At first blush, spite and tantrum are Vladimir Putin’s weapons of choice to the sanctions imposed by the United States and The European Union. Last Thursday, Russian prime minister, Dimitri Medvedev announced that, in response to the asset freezes and loan bans on his country recently announced by these powers, Russia would ban pork, fish, beef, fruit, vegetables and dairy products from the European Union, The United States, Canada, Australia and Norway for one year.
Russia is also entertaining retaliatory measures that involve aviation. America and Europe may have to look forward to a ban on flights over Siberia. Both America and European airlines use Siberian airspace to fly to Asia. “The US and the EU have accused Russia, which annexed Ukraine’s Crimean Peninsula in March, of fomenting tensions in eastern Ukraine by supplying arms and expertise to a pro-Moscow insurgency, and have imposed asset freezes and loan bans on a score of individuals and companies.”
Putin has also issued an executive decree that “either bans or limits… the import into the Russian Federation of certain kinds of agricultural products, raw materials and food originating from countries that have decided to adopt economic sanctions against Russian entities and (or) individuals”.
While Russia depends heavily on foodstuffs imported from the West for consumers in its larger cities, the effects of sanctions that keep these types of products from them hasn’t yet dawned on the average Russian. With an 87% approval rating, Vladimir Putin appears to be riding the wave of unprecedented support for his actions in the Ukraine. At this point, it hasn’t yet dawned on consumers that such retaliation could backfire by raising their food prices.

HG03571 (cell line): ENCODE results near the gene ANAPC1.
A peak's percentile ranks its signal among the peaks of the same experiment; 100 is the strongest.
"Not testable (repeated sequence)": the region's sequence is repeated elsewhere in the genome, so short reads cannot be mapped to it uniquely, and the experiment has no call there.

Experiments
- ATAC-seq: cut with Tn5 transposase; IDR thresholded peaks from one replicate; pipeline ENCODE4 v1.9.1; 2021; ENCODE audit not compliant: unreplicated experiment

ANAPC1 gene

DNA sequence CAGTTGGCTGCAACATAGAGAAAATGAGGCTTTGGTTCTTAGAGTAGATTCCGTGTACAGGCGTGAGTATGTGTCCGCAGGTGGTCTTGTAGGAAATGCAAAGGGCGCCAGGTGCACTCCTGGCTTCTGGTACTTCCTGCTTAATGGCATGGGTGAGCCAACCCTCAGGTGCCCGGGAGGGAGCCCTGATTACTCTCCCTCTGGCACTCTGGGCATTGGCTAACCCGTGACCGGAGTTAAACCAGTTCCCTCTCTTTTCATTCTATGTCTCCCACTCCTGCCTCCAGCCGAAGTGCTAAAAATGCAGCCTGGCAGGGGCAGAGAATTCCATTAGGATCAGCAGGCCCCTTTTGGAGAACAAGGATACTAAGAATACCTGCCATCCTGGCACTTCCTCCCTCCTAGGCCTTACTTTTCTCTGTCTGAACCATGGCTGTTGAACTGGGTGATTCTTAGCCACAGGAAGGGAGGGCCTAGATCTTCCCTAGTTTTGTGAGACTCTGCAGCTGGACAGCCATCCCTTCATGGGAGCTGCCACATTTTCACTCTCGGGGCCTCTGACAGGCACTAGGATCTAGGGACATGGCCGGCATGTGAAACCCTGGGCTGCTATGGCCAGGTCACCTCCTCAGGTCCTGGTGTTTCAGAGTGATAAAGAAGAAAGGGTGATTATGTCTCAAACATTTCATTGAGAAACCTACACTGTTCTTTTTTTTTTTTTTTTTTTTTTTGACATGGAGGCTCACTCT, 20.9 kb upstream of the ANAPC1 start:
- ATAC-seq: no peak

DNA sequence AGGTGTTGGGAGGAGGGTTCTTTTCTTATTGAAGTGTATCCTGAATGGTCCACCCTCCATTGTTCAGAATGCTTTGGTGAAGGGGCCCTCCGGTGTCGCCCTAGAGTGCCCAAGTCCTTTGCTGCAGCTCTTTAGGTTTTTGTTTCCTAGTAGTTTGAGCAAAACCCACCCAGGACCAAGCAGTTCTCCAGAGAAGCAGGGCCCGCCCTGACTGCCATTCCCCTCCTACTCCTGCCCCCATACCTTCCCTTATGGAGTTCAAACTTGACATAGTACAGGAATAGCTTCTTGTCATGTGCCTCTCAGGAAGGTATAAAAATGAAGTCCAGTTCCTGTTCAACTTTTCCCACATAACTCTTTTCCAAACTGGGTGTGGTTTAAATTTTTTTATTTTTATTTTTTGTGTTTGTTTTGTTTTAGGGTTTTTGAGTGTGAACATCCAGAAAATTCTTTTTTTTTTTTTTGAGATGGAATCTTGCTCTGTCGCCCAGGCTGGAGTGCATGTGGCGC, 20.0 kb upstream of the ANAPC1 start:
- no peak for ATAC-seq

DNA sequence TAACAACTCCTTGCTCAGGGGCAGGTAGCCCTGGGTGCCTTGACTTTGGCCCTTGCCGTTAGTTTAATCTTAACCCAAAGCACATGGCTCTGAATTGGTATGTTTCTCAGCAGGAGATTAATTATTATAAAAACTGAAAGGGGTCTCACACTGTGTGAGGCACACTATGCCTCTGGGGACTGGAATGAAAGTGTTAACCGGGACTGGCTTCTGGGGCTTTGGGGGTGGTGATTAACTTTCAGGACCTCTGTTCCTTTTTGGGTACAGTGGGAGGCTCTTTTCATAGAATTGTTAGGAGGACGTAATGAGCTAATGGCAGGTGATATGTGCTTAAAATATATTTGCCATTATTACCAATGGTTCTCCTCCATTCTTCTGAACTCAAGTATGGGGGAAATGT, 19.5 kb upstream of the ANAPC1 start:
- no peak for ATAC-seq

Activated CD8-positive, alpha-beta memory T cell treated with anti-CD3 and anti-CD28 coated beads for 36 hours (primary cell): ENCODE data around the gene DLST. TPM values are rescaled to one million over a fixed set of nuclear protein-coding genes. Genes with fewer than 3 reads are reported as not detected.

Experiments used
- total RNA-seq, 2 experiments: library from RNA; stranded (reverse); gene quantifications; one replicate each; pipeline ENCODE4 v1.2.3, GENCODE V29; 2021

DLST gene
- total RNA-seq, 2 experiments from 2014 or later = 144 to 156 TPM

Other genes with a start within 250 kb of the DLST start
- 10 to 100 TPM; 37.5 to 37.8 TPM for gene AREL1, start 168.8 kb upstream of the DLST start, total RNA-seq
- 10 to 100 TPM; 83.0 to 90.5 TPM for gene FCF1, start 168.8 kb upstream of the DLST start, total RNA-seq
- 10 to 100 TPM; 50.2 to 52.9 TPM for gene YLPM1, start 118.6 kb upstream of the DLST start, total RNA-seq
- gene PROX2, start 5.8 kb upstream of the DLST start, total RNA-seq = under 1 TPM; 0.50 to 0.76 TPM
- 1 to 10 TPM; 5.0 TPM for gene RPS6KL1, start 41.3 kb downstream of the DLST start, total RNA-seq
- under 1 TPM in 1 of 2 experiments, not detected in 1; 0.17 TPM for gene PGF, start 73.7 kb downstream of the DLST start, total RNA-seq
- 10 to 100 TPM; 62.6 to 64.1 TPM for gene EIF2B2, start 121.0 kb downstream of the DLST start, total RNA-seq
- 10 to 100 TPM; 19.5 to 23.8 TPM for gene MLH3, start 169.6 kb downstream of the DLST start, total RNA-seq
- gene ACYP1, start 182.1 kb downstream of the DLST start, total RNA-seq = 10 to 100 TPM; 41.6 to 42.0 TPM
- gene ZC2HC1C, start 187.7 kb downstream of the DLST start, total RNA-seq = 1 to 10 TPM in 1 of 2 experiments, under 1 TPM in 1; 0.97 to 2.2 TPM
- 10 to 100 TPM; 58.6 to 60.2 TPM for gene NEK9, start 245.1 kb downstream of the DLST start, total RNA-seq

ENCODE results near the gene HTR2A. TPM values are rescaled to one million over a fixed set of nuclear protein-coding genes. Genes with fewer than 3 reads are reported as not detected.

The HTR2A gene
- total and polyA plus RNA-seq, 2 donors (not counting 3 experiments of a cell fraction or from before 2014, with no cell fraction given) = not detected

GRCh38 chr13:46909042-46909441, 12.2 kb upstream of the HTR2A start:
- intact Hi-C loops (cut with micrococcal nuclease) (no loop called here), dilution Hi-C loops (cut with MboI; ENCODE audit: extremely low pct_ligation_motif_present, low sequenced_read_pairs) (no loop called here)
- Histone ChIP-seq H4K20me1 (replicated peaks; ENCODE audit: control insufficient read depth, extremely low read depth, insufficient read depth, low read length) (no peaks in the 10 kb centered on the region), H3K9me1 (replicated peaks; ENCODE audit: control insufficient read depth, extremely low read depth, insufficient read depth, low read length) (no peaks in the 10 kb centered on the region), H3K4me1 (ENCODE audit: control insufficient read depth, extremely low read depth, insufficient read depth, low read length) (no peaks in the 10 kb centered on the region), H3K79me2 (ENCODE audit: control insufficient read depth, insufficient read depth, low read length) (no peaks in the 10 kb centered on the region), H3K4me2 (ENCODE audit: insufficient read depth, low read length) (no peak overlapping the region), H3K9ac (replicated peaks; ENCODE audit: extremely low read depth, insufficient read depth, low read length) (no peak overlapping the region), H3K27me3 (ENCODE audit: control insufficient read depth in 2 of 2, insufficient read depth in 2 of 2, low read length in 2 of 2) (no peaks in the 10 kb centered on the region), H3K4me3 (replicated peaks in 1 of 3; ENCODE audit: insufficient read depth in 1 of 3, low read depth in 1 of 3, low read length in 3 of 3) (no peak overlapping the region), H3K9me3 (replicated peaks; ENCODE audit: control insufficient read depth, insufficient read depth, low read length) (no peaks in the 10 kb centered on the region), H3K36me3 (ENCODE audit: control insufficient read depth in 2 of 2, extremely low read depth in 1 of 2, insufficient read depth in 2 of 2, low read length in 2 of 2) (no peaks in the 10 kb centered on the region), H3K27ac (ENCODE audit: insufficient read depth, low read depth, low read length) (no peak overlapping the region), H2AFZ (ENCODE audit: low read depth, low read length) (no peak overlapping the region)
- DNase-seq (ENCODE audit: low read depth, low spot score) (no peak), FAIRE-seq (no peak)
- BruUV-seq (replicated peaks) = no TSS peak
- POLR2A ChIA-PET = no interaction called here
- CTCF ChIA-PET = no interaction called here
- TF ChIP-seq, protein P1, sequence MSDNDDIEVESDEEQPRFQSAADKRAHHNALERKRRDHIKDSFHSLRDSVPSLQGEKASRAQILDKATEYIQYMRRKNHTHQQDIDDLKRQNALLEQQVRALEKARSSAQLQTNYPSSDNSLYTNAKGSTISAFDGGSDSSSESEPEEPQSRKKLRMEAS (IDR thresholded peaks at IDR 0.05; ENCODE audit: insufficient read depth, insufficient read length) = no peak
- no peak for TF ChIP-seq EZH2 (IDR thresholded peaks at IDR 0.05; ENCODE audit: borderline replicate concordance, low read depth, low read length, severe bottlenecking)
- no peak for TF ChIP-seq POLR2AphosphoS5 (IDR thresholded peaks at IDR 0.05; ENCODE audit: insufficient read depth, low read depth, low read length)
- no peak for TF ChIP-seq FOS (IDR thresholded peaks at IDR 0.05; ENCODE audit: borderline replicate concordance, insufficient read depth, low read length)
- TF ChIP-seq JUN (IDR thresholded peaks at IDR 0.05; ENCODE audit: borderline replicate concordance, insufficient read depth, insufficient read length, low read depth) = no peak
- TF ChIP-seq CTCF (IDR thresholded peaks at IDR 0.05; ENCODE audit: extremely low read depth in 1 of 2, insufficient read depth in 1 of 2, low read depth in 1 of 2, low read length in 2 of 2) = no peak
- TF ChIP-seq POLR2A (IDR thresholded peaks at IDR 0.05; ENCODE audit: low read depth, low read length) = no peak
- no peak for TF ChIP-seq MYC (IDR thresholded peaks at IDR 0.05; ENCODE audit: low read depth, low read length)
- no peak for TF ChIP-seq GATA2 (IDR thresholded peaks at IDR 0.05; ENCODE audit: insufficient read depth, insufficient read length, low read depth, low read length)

In the US, the administration is downplaying any possible effects of Russian economic retaliation. While the largest poultry producer, Tyson Foods, expressed come disenchantment with Putin’s decision, the company feels confident that it will be able to make up for the loss in import business from other countries.
The decision from the stalwart Russian premiere recalls the legendary remark made by his predecessor, Nikita Krushchev, in his address to Western ambassadors at the Polish embassy in Moscow back in 1956. Krushchev challenged Western countries by asserting “we will bury you.”
For all the ranting and raving by Krushchev then and Putin now, one can confidently note that the burial predicted by the former President fifty-eight years ago hasn’t happened yet. Welcome to the new old cold war!